And add me too to the group who is grateful for PA's view on the parts of NZ I miss the most.
And nice explanation, George. Very similar to my own feelings on the matter.
Oooh, thanks for the pointer re AirNZ's direct route to Vancouver. I went to Hawaii a few years ago - great place, once you're away from the worst beaches - when they were doing just two fingerprints. Fuck being fingerprinted like a crim - although I'm dying to visit SF again and maybe head to Seattle, I can do without. I do want to check out Vancouver though.
Does anyone know if they do the fingerprinting rigmarole if you travel by land from Canada to the US, if you're holding a non-Canadian/USAian passport (I have a choice of NZ or Irish)?
Count me in as someone who had massive culture shock initially when I lived in London. However, I had also made a very determined point not to hang out with other antipodeans - expedited when the only two people I knew buggered off to Belgium - which was kind of not the best strategy for someone as introverted as I am.
Of course, our culture still has tons of stuff from the UK embedded in it, but it's far from being the same. I will say that London's multiculturalism is one of its more positive aspects, especially when you compare it to Canberra's homogeneity.
Anyway, after a couple of extremely depressing years, I made friends with other kiwis and assorted saffas and Aussies, and my god, that made a difference.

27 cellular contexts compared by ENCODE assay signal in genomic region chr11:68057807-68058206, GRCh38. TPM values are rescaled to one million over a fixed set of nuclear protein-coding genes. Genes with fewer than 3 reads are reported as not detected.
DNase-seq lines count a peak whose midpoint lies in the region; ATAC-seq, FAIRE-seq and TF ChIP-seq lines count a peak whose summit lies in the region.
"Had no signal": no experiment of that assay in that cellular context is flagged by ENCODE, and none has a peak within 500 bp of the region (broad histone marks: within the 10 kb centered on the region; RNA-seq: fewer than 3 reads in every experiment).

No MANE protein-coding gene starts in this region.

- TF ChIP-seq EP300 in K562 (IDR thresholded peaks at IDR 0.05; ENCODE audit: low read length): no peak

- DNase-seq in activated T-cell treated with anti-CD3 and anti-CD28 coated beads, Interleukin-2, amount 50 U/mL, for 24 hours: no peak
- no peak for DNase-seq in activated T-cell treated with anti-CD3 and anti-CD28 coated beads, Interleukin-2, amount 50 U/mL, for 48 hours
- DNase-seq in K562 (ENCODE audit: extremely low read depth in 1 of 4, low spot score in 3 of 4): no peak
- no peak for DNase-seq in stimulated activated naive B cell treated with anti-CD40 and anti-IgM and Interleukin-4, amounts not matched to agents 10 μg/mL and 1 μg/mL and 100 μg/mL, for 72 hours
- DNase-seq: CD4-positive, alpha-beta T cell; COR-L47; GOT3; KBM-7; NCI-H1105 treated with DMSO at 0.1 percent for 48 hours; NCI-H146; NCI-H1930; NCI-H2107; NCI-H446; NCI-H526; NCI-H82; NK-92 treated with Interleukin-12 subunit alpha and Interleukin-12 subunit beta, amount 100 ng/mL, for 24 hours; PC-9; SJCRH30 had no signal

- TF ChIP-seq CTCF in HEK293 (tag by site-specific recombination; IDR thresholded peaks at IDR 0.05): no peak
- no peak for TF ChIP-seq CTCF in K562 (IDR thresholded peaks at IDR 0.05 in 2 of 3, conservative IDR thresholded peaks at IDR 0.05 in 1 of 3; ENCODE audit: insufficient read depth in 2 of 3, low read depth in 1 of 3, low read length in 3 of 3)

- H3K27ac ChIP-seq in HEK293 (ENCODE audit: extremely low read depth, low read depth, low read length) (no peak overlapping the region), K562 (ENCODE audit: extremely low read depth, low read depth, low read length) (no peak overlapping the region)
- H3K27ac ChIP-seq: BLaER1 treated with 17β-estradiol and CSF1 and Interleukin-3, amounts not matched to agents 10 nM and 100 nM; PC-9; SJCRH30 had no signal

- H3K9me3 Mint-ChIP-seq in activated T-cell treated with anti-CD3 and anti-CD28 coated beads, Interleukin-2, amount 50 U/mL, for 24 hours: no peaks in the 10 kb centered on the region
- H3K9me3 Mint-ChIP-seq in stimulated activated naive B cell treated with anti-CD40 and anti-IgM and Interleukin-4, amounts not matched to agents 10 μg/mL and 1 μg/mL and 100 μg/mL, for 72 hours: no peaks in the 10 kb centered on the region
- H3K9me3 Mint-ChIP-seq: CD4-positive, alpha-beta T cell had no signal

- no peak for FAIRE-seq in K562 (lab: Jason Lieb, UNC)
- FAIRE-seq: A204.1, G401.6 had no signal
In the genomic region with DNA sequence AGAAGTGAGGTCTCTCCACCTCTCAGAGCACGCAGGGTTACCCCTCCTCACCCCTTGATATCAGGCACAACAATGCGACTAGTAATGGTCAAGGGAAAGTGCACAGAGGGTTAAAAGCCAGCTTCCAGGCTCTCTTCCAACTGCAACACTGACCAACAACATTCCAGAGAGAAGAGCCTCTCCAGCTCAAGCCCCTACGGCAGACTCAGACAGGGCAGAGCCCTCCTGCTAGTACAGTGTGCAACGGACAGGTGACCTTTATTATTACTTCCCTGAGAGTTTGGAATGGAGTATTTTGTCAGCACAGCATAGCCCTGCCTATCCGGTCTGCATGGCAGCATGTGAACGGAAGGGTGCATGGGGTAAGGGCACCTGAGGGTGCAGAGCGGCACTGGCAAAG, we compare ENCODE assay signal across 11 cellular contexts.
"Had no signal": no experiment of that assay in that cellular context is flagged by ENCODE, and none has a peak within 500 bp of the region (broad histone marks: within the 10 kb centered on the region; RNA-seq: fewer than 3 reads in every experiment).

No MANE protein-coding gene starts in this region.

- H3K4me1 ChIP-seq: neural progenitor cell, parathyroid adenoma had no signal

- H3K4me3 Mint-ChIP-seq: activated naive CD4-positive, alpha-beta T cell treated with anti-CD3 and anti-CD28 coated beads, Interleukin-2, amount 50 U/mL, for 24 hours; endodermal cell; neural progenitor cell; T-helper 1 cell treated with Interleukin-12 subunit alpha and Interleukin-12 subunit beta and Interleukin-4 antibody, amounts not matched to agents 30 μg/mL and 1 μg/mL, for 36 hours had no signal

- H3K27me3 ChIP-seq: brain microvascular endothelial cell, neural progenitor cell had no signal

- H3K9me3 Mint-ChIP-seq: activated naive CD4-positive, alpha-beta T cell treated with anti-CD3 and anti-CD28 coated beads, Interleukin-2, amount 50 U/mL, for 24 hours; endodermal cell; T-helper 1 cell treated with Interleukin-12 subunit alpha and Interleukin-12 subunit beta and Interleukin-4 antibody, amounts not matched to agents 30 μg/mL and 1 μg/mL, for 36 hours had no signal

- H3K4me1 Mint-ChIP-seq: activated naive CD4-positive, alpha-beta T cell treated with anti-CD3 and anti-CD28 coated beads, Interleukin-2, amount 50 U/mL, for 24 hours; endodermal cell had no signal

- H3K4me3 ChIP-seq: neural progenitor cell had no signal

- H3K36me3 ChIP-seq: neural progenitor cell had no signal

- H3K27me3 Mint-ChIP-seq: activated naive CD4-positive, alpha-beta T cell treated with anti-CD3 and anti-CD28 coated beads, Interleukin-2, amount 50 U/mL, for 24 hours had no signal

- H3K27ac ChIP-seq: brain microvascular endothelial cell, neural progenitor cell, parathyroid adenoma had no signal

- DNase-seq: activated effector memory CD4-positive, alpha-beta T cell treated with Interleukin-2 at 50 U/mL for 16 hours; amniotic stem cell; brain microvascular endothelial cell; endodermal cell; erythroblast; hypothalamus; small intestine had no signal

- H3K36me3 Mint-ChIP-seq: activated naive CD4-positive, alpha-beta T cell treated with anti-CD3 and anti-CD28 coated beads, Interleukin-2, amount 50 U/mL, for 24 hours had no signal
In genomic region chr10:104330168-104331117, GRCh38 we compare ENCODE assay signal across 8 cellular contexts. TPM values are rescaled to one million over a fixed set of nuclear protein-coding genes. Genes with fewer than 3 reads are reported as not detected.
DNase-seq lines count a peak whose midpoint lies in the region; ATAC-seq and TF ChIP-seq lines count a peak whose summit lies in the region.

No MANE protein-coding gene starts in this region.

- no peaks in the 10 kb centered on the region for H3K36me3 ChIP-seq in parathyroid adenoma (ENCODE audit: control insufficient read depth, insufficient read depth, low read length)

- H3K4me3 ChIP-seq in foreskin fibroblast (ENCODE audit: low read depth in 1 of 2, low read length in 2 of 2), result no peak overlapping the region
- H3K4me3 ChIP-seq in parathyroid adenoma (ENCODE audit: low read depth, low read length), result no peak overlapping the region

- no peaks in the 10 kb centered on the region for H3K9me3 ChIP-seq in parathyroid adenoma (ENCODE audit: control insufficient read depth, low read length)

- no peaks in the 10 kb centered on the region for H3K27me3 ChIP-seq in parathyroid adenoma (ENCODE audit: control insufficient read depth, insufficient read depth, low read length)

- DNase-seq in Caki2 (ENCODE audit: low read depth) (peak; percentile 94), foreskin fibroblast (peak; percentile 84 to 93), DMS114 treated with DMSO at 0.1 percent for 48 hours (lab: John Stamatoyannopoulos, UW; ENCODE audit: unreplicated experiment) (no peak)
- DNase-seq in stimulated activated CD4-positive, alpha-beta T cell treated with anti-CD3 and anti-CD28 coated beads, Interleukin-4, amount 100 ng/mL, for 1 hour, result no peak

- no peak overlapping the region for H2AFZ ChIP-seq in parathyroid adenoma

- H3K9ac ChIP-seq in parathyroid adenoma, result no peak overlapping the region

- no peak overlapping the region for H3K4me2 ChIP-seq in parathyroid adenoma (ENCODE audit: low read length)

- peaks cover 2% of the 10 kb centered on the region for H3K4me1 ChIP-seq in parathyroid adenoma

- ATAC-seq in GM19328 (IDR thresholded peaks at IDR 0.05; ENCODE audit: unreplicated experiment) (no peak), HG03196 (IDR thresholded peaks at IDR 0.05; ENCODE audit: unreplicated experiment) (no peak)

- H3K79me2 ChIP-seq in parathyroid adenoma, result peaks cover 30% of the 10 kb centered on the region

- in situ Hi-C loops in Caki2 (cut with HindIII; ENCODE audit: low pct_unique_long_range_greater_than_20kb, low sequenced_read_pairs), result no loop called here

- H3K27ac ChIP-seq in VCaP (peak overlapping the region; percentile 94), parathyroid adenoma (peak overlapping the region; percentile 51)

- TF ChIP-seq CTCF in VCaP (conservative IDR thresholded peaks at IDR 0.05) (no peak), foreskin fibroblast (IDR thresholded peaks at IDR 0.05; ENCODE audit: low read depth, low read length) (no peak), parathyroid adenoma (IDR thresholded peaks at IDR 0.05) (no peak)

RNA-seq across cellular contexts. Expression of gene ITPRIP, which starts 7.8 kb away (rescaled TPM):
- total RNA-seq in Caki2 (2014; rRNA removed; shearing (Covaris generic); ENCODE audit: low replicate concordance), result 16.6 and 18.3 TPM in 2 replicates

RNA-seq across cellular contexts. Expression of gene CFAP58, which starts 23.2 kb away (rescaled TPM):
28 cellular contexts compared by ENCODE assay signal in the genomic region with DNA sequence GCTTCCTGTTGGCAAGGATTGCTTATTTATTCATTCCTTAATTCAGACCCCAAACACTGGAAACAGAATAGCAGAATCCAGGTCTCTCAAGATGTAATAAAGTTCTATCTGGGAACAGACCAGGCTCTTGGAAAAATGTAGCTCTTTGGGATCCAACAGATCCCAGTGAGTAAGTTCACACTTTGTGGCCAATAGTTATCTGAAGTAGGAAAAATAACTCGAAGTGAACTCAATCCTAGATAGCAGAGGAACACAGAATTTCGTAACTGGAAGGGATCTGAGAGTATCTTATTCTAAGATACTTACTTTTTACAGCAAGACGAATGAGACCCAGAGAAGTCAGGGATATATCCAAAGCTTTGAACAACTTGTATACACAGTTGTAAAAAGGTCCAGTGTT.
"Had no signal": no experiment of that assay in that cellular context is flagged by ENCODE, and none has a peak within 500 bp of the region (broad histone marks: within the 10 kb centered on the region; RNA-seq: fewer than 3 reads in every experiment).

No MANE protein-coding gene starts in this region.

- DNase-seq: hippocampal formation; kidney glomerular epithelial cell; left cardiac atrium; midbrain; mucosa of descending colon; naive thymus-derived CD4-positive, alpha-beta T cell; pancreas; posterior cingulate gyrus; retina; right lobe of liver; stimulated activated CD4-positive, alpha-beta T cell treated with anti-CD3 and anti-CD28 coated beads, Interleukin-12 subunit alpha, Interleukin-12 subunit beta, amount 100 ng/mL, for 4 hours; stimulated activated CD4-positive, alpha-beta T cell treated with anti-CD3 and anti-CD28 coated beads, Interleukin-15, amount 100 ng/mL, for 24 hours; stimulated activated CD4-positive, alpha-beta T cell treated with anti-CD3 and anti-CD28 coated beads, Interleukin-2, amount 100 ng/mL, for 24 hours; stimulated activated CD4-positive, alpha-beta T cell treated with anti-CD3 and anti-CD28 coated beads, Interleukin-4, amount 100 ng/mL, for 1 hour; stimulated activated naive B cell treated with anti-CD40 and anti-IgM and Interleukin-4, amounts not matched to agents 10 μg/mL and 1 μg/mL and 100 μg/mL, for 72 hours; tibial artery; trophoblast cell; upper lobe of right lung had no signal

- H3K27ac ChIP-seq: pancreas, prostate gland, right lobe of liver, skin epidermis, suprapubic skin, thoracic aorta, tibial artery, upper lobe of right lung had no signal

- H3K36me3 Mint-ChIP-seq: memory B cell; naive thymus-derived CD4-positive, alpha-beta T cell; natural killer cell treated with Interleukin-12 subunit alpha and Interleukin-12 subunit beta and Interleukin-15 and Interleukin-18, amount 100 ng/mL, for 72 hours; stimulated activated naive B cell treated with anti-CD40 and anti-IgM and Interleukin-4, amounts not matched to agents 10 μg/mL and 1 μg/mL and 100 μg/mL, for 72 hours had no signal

After nearly 5 years there, I was home for 18 months (it's still "home"), and now I've been here in Australia for exactly 5 years. I came here purely because of my ex partner, and I'm staying - for now - because I'm doing pretty well career-wise, and want to get that a bit more established. Also, fuck returning home to the Nats, although this govt doesn't seem to be quite as bad as the previous National incarnation.
(I will say the kind of people from kiwiland who want to live on the Gold Coast deserve it - maybe we should just make that the dumping ground for all crass arseholes in Australasia, and perhaps spin it off into its own dog-eat-dog "financial liberalist" state with no maaaaaaries or other off-white people around to get annoyingly in your face.)
Getting back to the point, Australia really isn't my turangawaewae, I miss my friends, I miss the landscape, I miss the cultural mix in Auckland or Wellington. And yes, I miss the ACC, which I can't believe they're even considering removing one iota of (of course, screwing that up has been National policy for yonks). I hear of so many people and organisations who would like to put on events here in Oz, but can't because liability insurance would be prohibitive. That sucks.
And here's a question: when do you call yourself an "ex-pat"? I've lived away from NZ for a third of my life, but I certainly don't consider myself one. Is it when you decide you're not likely to return?
Oh, @Sasha, indeed. But I also think "morals" are more about how your behaviour might have an impact on others. As far as I know, unless I'm hogging a toilet cubicle for hours when someone else has a desperate need to use it, there's not much of a moral or ethical factor in my modesty quirks. :-)
Therefore, it's none of anyone's bloody beeswax (unless they're a counsellor or parent who has some accountability for tackling whatever might be causing shame issues).
No worries, Jackie - I actually wasn't too worried about anyone's remarks in this thread. It's more the "what's your problem?" to my face in those circs that winds me up.
And yes, Emma, you're right. I was going to burble a bit more about why these things come about, but thought I'd try and shorten my previous comment somewhat. :-)
Being "overly" modest is often not a positive trait, and for me it's certainly due to more or less fucked-up stuff. And yep, for many, it's probably early family (or societal) culture, and feeling judged about/defined by our bodies. For me, I know a major factor is I have a HUGE need for privacy in general - it's hard dealing with the feeling that "my space" is being impinged on.